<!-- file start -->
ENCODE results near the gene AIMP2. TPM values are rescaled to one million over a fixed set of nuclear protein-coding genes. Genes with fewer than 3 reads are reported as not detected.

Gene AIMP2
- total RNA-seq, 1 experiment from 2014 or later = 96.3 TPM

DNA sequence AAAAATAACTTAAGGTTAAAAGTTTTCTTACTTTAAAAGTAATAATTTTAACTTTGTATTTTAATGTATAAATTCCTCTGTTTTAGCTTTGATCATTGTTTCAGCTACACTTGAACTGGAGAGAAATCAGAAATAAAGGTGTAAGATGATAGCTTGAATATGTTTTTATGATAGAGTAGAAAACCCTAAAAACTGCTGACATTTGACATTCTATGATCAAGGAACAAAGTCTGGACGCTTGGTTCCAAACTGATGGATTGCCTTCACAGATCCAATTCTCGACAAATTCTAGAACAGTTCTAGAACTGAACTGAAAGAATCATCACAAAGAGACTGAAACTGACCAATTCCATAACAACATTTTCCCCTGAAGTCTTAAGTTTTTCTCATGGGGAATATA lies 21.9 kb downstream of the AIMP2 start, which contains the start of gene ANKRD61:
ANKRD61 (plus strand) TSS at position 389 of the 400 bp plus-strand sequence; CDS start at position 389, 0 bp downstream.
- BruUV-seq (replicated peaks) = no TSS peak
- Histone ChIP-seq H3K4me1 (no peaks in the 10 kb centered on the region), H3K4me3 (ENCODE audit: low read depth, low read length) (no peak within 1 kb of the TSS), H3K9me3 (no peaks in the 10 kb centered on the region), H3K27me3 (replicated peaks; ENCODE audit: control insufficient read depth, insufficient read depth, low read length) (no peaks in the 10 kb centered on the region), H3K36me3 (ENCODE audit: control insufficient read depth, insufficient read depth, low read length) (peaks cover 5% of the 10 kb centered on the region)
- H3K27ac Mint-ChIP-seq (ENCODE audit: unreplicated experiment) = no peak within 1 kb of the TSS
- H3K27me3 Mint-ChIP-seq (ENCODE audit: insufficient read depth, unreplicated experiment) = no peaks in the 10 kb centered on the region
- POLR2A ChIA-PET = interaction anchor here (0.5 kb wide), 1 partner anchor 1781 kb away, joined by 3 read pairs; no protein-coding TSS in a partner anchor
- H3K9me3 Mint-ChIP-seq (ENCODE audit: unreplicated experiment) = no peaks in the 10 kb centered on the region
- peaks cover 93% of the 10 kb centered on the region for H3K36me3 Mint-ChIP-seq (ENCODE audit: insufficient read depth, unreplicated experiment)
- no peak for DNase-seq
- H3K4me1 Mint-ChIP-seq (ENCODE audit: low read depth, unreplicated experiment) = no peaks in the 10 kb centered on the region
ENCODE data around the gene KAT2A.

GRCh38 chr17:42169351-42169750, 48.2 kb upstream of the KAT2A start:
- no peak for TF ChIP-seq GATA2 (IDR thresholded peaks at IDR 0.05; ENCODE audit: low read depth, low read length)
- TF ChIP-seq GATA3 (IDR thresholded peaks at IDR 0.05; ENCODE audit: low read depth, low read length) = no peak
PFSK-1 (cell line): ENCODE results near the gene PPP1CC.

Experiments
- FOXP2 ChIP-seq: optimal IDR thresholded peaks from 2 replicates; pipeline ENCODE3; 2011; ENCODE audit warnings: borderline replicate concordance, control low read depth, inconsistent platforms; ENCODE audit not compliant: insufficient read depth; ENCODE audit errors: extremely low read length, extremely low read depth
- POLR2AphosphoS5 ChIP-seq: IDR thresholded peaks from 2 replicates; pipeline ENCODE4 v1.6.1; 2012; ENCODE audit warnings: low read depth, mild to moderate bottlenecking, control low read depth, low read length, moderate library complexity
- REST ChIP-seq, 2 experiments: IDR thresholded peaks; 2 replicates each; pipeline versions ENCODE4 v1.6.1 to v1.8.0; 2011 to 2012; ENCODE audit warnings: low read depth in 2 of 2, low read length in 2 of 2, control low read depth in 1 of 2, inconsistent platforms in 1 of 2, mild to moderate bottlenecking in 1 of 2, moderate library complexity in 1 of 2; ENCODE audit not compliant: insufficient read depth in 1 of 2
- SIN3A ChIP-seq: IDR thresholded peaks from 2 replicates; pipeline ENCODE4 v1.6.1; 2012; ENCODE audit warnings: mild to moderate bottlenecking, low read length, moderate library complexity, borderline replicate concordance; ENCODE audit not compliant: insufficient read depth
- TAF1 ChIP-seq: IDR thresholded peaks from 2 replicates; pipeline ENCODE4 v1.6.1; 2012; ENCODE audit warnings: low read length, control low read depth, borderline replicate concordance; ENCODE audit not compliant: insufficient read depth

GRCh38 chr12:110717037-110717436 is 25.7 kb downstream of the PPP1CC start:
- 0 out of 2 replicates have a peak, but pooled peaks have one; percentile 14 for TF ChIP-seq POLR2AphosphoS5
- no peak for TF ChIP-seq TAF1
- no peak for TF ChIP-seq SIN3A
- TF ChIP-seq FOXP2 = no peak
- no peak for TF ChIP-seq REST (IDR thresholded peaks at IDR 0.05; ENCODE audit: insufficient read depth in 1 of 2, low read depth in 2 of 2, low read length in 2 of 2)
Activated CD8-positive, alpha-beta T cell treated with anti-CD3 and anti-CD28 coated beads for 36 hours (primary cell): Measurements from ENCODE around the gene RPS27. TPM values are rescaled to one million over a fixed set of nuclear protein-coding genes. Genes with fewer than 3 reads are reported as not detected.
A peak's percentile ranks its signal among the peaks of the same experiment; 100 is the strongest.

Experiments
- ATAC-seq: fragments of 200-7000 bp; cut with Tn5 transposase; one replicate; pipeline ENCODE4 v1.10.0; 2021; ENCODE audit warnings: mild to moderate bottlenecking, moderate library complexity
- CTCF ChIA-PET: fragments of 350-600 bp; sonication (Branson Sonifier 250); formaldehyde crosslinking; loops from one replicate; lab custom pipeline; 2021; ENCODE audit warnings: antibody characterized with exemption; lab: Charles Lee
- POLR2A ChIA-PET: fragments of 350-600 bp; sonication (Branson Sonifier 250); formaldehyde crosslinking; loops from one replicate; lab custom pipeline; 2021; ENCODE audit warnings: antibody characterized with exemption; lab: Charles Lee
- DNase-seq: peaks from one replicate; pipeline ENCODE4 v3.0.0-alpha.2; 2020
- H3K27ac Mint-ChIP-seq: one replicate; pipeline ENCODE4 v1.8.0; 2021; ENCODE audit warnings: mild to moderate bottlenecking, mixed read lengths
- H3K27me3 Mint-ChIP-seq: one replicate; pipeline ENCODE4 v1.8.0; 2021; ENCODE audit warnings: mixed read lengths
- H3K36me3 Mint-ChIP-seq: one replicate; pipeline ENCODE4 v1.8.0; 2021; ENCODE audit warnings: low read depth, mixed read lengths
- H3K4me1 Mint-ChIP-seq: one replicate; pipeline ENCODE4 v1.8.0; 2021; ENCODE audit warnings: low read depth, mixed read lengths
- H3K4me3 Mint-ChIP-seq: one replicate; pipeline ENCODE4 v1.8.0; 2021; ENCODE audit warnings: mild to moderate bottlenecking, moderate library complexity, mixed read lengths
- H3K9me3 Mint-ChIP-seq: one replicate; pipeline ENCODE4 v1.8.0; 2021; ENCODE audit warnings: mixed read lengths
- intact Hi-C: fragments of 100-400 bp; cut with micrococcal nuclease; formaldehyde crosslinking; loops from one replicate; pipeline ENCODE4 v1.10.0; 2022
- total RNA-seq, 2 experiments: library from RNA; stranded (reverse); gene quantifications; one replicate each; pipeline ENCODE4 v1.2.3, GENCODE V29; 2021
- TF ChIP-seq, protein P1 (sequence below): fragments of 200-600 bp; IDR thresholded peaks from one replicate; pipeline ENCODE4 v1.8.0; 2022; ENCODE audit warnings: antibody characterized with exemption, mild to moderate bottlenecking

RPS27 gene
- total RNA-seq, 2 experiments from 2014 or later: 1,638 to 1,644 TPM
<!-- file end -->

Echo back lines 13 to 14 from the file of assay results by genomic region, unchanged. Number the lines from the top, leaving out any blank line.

- no peak for DNase-seq
- H3K4me1 Mint-ChIP-seq (ENCODE audit: low read depth, unreplicated experiment) = no peaks in the 10 kb centered on the region